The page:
Mike Bolsinger last pitched in the major leagues in 2017 as a member of the Toronto Blue Jays.

“We’ve dealt with it, we’ve said we’re sorry, we’re moving forward,” Houston Astros owner Jim Crane said on Thursday at the team’s spring training facility in West Palm Beach, Fla.

Pardon me, but I disagree. The team hasn’t adequately dealt with its cheating during the 2017 season, when Houston won the World Series, and just announcing that you’re moving forward doesn’t mean you can leave behind the damage you’ve done. That’s why this week I filed a lawsuit against the Astros.

Like with many kids, my love of the game began the first time my dad handed me a baseball. I knew I wanted baseball to be a big part of my life, and it turned out that I had some talent. I’ll be the first to say I wasn’t the most naturally gifted pitcher. But I loved the sport and trusted that, if I persevered​ after being drafted by the Arizona Diamondbacks in 2010, I might be able to work my way up through the minors and have a major league career.

The Post's Barry Svrluga detangles the Houston Astros' cheating scandal and talks about the history of wrongdoing in baseball. (The Washington Post)

I made my first appearance in the majors for the Diamondbacks in 2014. From there, I played for the Los Angeles Dodgers in 2015​, ​where at one point I was proud to post a 2.83 earned-run average through 16 starts. I was sidelined for most of the 2016 season with an injury, then was traded to the Toronto Blue Jays and sent to Triple-A. Focusing on getting back to big leagues, I embraced the label of journeyman.

Toward the middle of the 2017 season, I was transitioning into the role of relief pitcher. My first few games as a reliever made me optimistic: This could be my future in baseball. Then came the Astros game on Aug. 4, 2017, in Houston.

I remember the game vividly, because it was my last and worst​ ​in major league baseball. The stadium was packed. I live in Texas, so my wife and her friends were there. The Astros got off to a lead, and I was brought in during the fourth inning. The Astros seemed to know every pitch that was coming. I threw 29 pitches, and the Astros scored four runs off me in one-third of an inning before I was taken out. My pitches were getting smashed, and I ended up walking a few batters because the Astros appeared to know when to lay off. The postgame recaps said I had unraveled. I knew as I left the mound that this could be it; for a journeyman pitcher, a game that bad could be his last.

After the game, I recall, the Astros bragged during interviews about how well they had played. I was immediately designated for assignment by the Blue Jays — which means I was cut from the team’s 40-man roster. I accepted responsibility for my performance, picked up my belongings and have never played in the major leagues again.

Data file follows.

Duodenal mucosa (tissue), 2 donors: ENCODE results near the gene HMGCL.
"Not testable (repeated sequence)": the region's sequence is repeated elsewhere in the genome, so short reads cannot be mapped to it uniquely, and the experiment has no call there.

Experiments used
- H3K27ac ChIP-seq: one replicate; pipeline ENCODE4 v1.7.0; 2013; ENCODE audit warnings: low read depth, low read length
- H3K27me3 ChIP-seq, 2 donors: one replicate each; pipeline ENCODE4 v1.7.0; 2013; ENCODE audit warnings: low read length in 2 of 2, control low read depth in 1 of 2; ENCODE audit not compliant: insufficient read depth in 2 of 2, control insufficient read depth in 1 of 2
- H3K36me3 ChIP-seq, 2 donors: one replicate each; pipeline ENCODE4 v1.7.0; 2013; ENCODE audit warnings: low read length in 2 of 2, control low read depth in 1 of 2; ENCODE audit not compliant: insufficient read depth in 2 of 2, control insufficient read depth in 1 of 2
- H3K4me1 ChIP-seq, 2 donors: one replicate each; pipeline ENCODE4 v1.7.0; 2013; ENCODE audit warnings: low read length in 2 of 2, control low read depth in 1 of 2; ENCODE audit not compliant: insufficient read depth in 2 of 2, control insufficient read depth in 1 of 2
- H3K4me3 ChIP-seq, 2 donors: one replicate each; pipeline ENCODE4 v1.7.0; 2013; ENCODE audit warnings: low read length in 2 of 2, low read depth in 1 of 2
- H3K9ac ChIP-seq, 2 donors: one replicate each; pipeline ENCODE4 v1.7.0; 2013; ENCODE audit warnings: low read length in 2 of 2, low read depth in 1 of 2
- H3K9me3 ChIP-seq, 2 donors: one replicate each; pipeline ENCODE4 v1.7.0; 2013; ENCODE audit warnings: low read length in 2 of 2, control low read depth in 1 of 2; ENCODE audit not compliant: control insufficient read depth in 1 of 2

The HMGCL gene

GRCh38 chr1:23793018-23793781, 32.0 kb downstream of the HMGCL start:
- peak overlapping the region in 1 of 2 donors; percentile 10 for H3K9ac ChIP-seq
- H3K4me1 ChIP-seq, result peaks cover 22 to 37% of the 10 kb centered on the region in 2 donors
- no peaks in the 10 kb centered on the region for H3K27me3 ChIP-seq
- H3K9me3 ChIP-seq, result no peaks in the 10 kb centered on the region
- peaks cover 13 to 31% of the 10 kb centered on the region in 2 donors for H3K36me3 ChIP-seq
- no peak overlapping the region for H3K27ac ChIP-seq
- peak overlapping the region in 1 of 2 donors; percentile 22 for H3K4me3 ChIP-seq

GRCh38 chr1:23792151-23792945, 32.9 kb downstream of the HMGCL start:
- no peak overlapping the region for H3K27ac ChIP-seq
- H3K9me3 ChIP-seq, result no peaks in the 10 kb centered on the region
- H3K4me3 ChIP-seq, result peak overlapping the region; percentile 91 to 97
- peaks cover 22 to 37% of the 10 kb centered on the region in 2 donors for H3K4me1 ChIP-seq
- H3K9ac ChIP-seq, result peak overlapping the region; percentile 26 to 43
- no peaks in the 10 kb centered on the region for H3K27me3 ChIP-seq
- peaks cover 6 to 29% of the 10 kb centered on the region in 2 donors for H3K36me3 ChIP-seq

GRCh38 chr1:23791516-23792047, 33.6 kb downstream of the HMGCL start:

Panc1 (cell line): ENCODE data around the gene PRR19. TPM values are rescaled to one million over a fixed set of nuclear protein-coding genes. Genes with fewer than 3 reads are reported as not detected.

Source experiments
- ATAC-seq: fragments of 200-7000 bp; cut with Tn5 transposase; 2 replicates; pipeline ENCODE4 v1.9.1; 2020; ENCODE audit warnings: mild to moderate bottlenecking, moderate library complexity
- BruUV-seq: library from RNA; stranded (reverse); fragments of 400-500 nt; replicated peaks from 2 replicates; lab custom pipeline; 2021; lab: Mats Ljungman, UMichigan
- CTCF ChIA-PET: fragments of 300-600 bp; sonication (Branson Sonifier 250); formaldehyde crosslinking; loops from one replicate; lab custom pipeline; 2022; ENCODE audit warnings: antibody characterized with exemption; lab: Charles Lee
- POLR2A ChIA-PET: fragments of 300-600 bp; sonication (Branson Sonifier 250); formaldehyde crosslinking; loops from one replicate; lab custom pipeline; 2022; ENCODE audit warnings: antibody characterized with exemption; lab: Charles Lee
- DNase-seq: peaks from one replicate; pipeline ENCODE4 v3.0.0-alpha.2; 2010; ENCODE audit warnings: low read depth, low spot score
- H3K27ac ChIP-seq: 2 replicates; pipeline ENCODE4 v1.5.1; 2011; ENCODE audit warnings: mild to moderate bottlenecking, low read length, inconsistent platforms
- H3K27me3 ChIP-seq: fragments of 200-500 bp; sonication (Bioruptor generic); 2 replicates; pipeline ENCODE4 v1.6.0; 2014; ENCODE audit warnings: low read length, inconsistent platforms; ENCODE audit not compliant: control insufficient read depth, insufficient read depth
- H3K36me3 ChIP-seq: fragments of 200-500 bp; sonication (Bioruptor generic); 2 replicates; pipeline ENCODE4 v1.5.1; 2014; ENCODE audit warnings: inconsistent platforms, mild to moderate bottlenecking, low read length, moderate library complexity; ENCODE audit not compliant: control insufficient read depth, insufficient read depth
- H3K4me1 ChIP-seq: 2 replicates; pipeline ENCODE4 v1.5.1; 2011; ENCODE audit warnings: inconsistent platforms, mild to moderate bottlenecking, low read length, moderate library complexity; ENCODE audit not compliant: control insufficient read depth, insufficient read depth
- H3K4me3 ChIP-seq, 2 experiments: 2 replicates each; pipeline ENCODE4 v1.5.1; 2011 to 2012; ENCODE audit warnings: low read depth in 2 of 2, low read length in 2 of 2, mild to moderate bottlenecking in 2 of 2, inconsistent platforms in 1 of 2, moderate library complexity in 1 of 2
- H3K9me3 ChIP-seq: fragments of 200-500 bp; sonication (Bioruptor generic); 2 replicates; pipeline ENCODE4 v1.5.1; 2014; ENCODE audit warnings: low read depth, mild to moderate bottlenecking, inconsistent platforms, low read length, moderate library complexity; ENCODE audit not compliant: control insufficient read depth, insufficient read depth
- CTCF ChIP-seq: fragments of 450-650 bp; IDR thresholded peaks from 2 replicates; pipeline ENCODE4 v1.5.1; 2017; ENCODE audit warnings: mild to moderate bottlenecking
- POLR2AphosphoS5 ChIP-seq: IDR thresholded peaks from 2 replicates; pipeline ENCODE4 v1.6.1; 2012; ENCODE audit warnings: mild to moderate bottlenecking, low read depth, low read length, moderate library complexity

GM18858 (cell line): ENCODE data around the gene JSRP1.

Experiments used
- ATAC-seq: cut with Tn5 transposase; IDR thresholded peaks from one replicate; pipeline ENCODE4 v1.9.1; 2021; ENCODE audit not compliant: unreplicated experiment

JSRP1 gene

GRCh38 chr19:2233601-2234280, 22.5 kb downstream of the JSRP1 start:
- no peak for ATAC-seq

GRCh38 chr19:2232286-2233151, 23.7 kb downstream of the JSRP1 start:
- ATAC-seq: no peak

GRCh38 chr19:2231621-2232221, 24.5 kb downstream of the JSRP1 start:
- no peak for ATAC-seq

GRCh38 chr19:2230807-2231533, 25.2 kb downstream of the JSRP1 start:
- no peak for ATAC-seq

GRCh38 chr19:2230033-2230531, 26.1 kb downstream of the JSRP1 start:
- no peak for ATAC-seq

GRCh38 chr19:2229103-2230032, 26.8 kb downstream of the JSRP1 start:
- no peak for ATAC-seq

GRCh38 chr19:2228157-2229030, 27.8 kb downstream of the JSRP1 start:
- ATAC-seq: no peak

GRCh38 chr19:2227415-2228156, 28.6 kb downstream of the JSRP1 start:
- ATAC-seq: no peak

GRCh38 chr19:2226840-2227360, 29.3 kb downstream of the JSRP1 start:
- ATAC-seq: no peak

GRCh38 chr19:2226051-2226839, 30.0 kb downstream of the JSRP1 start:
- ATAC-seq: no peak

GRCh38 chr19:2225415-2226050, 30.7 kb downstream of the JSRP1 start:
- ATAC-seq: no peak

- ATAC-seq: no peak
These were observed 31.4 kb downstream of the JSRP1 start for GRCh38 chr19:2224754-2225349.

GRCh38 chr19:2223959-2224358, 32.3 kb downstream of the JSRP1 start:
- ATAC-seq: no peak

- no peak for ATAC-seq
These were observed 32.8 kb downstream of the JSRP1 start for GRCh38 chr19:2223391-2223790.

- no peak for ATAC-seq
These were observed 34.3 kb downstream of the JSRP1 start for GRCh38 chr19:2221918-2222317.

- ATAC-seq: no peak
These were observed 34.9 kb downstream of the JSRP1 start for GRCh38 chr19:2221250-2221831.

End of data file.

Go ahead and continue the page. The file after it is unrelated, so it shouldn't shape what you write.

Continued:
From there, my life completely changed. ​ ​I accepted a pitching job in Japan to earn money to support my family. I didn’t want to be defined by that disastrous inning against the Astros. My wife was pregnant, so it was not ideal to move to a country where we didn’t have any friends or family around, but it was the only option I had.

Then, last fall, the rumblings began. A report in the Athletic revealed that during the 2017 season the Astros had engaged in electronic sign-stealing​, ​ using a video camera to monitor the other team’s catchers and then banging on a dugout trash can to let Houston’s batters know what pitch was coming. Naturally, I thought back to my last game in 2017. Until news about the cheating surfaced, I had accepted that I just got crushed by the Astros. But was it more than that? 

In January, the MLB commissioner confirmed that the Astros had cheated. The league suspended their manager and general manager, and the team fired them. Journalists and concerned fans began studying video from 2017. They figured out the Astros had cheated more often on Aug. 4 than in any other game that season.

The news was difficult to take. I was shocked — and angry. The Astros had robbed me of the opportunity to determine my own future on the mound. If I failed at my craft because I wasn’t good enough, that would be on me. I could live with that. But thinking about the cheating and the toll it ultimately took on my family — that was something I couldn’t tolerate.

​For weeks after the commissioner’s report, the Astros were unrepentant. Even on Thursday, when a couple of players apologized, the team owner said the Astros still deserved their World Series championship: “Our opinion is that this didn’t impact the game. We had a good team.”

My opinion is that cheating brought the Astros lavish rewards and that real accountability is needed. I want my lawsuit to lead to positive change. In addition to seeking personal damages, I’m demanding that the ​Astros donate their ​$31 million in 2017 postseason bonuses to charity. Baseball is at an important crossroads. How​ the game responds to this scandal will define ​its ​credibility and ​its ​existence for years to come.

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